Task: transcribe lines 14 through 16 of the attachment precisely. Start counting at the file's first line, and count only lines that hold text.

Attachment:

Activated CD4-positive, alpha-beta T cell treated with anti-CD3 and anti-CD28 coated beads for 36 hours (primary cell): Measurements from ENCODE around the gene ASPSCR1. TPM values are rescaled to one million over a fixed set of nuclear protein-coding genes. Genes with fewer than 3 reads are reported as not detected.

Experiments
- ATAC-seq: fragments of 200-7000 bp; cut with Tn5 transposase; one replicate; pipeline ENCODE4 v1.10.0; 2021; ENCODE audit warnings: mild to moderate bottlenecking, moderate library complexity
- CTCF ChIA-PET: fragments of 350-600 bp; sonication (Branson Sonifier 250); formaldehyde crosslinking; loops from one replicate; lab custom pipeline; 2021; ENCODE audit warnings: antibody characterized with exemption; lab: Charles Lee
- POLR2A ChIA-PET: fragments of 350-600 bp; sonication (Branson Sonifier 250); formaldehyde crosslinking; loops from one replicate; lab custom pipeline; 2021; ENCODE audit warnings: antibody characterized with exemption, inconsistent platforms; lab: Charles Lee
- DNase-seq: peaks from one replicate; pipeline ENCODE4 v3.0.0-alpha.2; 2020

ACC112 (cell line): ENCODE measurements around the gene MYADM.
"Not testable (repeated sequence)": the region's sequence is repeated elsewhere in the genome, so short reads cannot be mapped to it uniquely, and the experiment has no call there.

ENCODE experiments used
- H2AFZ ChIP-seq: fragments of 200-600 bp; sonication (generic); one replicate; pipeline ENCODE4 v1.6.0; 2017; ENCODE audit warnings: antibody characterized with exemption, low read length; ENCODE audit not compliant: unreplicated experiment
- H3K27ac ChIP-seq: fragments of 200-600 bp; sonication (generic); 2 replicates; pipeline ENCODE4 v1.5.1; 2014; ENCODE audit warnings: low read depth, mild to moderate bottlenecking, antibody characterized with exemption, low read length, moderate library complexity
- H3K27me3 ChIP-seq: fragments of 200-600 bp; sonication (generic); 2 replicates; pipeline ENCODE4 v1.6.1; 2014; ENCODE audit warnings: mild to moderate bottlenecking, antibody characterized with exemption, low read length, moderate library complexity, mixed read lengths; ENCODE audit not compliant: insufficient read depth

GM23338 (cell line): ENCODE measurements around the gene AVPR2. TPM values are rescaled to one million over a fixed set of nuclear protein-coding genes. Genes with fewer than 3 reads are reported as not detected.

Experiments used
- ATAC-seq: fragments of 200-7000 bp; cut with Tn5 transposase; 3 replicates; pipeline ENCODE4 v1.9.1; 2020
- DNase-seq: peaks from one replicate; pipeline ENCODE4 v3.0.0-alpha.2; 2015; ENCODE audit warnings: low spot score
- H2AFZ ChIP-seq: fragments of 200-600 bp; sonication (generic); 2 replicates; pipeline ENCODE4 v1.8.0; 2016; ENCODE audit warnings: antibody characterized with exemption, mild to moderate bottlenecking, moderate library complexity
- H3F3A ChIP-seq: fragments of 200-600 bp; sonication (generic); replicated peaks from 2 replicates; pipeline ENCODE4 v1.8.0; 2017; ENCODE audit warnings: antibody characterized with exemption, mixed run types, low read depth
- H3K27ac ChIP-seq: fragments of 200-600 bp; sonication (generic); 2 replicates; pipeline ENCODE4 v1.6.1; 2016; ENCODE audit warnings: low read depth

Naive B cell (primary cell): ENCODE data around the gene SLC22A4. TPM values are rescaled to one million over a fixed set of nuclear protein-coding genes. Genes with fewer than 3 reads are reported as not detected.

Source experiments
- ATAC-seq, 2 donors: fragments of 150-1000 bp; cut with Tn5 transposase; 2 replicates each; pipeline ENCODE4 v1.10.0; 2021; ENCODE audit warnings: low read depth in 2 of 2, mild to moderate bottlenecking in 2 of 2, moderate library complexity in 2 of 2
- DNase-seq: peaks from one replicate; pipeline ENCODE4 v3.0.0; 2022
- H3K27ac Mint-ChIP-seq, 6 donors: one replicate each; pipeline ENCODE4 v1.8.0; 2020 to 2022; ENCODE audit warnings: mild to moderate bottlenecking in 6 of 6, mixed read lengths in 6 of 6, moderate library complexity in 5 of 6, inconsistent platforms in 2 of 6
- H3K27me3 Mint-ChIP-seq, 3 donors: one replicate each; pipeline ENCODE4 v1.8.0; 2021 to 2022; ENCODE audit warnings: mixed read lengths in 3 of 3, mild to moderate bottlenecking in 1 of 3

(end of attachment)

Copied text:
Experiments used
- ATAC-seq: fragments of 200-7000 bp; cut with Tn5 transposase; 3 replicates; pipeline ENCODE4 v1.9.1; 2020
- DNase-seq: peaks from one replicate; pipeline ENCODE4 v3.0.0-alpha.2; 2015; ENCODE audit warnings: low spot score